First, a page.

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Inside Dental Technology
June 2022
Volume 13, Issue 6

Employee Well-being: A Business Priority

Monitoring and supporting mental health is critical

Jennifer Wheatley, SHRM-SCP, SPHR

The past 2 years have certainly turned everyone's lives upside down. Whether it was personal or business related, every person and organization was affected in some way. Layoffs, business closings, childcare issues, physical health issues, shifts in where and how work is done, and isolation from family and friends are just a few of the many issues that people have had to deal with since the COVID-19 pandemic began. Organizations have adapted, adjusted, and learned to be nimble and flexible, which has required employees to do the same. Most employees have adapted and are operating in a new normal. However, do we know the toll that all of this has taken on the mental well-being of our employees? As a laboratory owner and/or manager of people, have you paused to check on your employees? I mean, really stopped, and asked them if they are OK? If you have not, your business is at risk. The mental well-being of your employees should be of utmost concern right now.

Mental health crises have increased during the pandemic. The Centers for Disease Control and Prevention (CDC) reported that 41.5% of US adults exhibited symptoms of anxiety or depression in early 2021.1 Think about that: Four of every 10 employees at your laboratory are likely having some type of mental health issue. Mental Health America (MHA) released its annual State of Mental Health in America report,2 and some alarming statistics are included:

• Approximately 664,000 more people than last year reported serious thoughts of suicide. The national rate of suicidal ideation among adults has increased year-over-year in every report, but this is a larger increase than the previous year and is a concerning trend.

• The percentage of youth that experienced a major depressive episode in the past year increased as well: Nearly one in five people ages 12 to 17 experienced a major depressive episode.

• More than 60% of youth with major depression do not receive any mental health treatment.

• Nearly 50 million Americans—almost 20%—are experiencing a mental illness.

• More than half of adults with a mental illness do not receive treatment, totaling more than 27 million adults in the US.

• 11.1% of Americans with a mental illness are uninsured.

We can see that the crisis is real, and it is impacting the workplace. What can you do to address this within your laboratory? Although it is less than in the past, a stigma remains around mental health. Often, employees are reluctant to come forward and make us aware of problems. Still, signs likely can be seen that something is wrong. An increase in absenteeism, lower productivity, and more disengagement could be signs that your employee is having a mental health issue.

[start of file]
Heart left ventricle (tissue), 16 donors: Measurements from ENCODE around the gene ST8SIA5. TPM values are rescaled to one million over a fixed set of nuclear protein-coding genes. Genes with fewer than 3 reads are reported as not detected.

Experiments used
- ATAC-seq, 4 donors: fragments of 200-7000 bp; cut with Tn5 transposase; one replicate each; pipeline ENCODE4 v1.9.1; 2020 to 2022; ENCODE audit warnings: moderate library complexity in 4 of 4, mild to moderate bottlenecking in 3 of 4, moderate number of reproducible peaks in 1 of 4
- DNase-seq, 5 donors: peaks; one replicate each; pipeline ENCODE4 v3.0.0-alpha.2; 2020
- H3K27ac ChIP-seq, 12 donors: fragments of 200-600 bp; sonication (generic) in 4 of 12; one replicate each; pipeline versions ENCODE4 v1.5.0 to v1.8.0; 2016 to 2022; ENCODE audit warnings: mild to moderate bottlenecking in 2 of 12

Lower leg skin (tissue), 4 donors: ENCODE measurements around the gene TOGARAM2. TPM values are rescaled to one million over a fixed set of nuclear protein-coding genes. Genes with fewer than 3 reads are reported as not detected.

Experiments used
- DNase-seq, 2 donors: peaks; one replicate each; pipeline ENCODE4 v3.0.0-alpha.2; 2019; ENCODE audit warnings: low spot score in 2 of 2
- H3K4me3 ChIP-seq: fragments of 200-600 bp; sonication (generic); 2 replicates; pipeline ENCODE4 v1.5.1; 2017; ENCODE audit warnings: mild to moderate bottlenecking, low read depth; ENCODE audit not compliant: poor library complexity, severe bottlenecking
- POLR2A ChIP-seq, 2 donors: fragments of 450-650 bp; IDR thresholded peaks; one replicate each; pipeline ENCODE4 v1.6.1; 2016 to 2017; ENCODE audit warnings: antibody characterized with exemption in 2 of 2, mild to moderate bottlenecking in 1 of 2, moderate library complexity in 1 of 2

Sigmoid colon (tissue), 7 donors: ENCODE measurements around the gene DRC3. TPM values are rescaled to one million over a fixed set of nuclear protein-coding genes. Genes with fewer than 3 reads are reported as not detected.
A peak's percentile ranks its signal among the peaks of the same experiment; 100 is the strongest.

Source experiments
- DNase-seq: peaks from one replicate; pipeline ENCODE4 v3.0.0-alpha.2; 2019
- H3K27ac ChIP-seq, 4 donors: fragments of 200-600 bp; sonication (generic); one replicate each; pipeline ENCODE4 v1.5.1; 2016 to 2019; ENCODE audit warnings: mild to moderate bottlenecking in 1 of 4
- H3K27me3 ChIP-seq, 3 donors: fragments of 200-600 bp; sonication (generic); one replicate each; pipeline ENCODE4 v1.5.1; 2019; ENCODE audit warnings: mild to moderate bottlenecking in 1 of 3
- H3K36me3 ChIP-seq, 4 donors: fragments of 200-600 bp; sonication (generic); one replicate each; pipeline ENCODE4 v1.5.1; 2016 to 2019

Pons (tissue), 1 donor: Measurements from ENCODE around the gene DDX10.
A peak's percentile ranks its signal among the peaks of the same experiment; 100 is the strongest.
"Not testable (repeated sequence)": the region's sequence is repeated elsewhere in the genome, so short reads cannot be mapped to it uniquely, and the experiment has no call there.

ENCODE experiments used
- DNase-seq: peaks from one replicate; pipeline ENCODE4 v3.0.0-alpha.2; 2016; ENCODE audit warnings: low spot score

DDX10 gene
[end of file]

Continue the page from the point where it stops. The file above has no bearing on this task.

Sadly, as employers, we are not necessarily equipped with the tools and resources to address these issues. Therefore, we tend to ignore, or we address through punitive methods. Neither of these responses work, so what can we do to ensure the positive well-being of our employees?

A starting point is creating awareness and building a culture wherein employees are not reluctant to ask for help or make you aware that they are struggling. As leaders in your laboratory, you can create this culture, as it starts from the top. In a recent survey by Willis Towers Watson, mental/behavioral health was the top clinical area that employers planned to target—with initiatives such as organization-wide strategies; manager training; proactive stress and anxiety activities; and a fresh look at Employee Assistance Programs.3

Here are some practical things a laboratory owner or manager can do to support the mental health well-being in their laboratory:

• Encourage open communication

• Train managers on how to address employee concerns and ensure they are checking in with their employees regularly

• Support employees through policies that support their work/life integration, such as paid time off, flexible work arrangements, and leaves of absence

• Offer an Employee Assistance Program (EAP) for employees and family members

Retaining your talent has never been as critical as it is today. Employees want to know that the company they work for cares about them. When an employee is in distress, knowing they have a work environment where they can get the support they need will certainly go a long way in ensuring that the employee stays with your laboratory. Supporting the mental well-being of your employees is, most importantly, the right thing to do, but it will also result in a positive ROI and long-term success for your laboratory.


1. Clifton J. The Next Global Pandemic. The Chairman's Blog. Published December 3, 2021. Accessed April 18, 2022.

2. 2022 State of Mental Health in America. Mental Health America website. Published 2021. Accessed April 18, 2022.

3. Enhancing physical, financial, emotional and social wellbeing. WTW website. Published April 3, 2020. Accessed April 18, 2022.

About the Author

Jennifer Wheatley, SHRM-SCP, SPHR, is the President of HR Affiliates.

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